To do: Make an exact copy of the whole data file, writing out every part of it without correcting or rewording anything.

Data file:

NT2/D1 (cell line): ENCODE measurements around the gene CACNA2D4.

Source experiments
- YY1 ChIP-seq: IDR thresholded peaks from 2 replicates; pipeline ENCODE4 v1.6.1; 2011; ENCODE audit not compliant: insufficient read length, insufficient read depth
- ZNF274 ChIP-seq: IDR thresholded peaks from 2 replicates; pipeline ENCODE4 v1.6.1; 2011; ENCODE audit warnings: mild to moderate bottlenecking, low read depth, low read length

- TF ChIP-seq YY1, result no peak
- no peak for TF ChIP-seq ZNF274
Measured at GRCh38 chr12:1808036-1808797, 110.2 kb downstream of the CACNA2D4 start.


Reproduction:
NT2/D1 (cell line): ENCODE measurements around the gene CACNA2D4.

Source experiments
- YY1 ChIP-seq: IDR thresholded peaks from 2 replicates; pipeline ENCODE4 v1.6.1; 2011; ENCODE audit not compliant: insufficient read length, insufficient read depth
- ZNF274 ChIP-seq: IDR thresholded peaks from 2 replicates; pipeline ENCODE4 v1.6.1; 2011; ENCODE audit warnings: mild to moderate bottlenecking, low read depth, low read length

- TF ChIP-seq YY1, result no peak
- no peak for TF ChIP-seq ZNF274
Measured at GRCh38 chr12:1808036-1808797, 110.2 kb downstream of the CACNA2D4 start.